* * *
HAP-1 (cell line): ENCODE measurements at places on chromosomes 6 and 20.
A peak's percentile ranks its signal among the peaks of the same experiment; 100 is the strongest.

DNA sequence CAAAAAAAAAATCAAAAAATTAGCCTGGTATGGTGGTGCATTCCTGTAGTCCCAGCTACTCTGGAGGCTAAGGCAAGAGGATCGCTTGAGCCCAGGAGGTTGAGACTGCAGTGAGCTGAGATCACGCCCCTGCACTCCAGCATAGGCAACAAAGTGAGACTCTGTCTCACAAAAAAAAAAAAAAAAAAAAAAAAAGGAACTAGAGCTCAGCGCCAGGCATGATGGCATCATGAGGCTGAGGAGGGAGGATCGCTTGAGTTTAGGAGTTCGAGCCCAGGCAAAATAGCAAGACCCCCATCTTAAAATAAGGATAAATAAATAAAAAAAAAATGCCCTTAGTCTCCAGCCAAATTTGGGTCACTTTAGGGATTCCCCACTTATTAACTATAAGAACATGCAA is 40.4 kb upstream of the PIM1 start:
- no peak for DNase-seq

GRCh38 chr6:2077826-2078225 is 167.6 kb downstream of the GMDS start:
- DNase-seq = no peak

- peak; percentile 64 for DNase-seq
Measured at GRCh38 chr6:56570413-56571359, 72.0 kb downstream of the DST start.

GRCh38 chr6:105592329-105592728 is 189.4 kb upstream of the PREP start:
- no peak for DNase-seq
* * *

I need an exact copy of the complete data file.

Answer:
HAP-1 (cell line): ENCODE measurements at places on chromosomes 6 and 20.
A peak's percentile ranks its signal among the peaks of the same experiment; 100 is the strongest.

DNA sequence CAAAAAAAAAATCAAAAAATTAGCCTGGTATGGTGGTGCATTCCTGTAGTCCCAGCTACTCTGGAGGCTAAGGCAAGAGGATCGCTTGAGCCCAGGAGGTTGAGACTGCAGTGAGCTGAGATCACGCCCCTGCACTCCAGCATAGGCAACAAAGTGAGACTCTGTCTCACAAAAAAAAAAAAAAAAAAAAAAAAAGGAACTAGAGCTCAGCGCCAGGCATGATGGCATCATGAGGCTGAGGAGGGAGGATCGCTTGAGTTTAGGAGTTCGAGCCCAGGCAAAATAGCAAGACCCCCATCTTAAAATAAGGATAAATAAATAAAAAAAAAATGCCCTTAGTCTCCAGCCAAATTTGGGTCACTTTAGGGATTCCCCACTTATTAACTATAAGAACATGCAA is 40.4 kb upstream of the PIM1 start:
- no peak for DNase-seq

GRCh38 chr6:2077826-2078225 is 167.6 kb downstream of the GMDS start:
- DNase-seq = no peak

- peak; percentile 64 for DNase-seq
Measured at GRCh38 chr6:56570413-56571359, 72.0 kb downstream of the DST start.

GRCh38 chr6:105592329-105592728 is 189.4 kb upstream of the PREP start:
- no peak for DNase-seq